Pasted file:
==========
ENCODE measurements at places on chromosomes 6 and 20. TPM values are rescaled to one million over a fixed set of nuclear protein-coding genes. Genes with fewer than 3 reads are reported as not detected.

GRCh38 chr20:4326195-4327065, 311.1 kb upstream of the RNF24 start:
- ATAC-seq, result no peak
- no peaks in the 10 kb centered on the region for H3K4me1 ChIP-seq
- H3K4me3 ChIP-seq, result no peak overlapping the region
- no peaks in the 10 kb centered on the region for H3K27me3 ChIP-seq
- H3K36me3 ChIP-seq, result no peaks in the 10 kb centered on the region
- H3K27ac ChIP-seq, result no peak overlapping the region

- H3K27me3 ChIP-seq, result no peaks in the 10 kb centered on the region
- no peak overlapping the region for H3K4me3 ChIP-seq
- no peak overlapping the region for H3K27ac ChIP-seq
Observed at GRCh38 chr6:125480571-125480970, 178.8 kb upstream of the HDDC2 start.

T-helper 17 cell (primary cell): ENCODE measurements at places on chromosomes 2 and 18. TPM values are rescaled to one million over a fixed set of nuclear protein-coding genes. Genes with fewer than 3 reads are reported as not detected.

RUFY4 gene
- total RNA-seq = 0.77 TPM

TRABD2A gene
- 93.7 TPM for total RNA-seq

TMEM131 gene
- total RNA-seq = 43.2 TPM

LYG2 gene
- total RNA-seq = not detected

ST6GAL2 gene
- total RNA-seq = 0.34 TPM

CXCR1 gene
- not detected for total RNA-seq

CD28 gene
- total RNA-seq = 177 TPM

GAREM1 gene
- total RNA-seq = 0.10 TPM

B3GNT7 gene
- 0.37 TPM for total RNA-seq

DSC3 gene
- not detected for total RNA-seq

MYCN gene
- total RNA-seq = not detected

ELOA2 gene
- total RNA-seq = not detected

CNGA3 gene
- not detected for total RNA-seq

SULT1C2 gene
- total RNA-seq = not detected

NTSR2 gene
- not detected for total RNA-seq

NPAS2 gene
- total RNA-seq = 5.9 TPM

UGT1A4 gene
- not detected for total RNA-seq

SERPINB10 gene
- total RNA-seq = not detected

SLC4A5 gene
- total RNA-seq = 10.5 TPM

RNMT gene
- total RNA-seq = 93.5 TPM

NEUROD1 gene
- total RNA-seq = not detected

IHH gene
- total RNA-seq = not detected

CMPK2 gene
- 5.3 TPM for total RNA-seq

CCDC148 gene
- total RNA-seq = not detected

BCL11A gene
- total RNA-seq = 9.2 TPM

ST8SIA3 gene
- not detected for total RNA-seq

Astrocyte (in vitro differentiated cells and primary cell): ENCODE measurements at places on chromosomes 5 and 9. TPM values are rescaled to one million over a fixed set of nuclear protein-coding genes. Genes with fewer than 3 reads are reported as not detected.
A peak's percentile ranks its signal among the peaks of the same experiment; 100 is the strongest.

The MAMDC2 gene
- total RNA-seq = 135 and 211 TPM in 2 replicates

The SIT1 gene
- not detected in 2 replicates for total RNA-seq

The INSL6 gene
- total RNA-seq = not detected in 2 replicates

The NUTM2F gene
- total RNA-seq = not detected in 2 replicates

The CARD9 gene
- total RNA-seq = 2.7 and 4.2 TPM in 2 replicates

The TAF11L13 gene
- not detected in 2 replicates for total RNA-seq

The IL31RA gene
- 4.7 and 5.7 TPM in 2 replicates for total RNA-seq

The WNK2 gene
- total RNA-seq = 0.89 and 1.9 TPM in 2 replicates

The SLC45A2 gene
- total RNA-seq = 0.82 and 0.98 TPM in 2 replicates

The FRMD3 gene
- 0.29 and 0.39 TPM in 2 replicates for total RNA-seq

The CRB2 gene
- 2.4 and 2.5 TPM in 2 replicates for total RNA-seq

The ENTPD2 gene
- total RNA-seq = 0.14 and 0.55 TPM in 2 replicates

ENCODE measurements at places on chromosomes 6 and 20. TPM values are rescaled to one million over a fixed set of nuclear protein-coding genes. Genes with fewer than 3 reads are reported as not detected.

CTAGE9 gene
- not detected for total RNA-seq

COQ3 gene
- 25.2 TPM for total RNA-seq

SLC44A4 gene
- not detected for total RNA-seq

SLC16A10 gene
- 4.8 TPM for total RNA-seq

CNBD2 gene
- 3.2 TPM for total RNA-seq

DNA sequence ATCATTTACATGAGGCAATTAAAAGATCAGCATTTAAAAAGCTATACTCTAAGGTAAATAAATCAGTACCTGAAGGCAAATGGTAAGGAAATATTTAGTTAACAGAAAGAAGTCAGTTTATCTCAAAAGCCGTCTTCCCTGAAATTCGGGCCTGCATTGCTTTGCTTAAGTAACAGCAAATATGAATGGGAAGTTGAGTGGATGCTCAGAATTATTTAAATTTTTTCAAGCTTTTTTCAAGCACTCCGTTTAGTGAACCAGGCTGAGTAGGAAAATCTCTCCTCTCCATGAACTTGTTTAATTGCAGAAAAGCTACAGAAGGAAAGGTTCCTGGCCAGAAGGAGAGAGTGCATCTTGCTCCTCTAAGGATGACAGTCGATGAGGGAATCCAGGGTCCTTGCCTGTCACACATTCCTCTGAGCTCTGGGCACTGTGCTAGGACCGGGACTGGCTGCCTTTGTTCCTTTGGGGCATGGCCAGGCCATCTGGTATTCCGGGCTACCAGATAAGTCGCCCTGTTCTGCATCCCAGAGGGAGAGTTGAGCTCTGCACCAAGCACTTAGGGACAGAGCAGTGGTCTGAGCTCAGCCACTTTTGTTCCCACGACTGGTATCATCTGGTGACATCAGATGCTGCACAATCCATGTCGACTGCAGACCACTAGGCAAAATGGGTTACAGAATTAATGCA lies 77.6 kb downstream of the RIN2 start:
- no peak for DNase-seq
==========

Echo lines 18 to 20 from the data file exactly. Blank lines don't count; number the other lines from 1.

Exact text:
TMEM131 gene
- total RNA-seq = 43.2 TPM

LYG2 gene